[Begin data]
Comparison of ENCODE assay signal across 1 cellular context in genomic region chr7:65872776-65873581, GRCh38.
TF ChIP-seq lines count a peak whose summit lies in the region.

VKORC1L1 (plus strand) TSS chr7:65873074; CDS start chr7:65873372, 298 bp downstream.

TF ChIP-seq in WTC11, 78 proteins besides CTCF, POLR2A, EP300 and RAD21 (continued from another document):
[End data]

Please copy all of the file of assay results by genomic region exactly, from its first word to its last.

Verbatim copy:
Comparison of ENCODE assay signal across 1 cellular context in genomic region chr7:65872776-65873581, GRCh38.
TF ChIP-seq lines count a peak whose summit lies in the region.

VKORC1L1 (plus strand) TSS chr7:65873074; CDS start chr7:65873372, 298 bp downstream.

TF ChIP-seq in WTC11, 78 proteins besides CTCF, POLR2A, EP300 and RAD21 (continued from another document):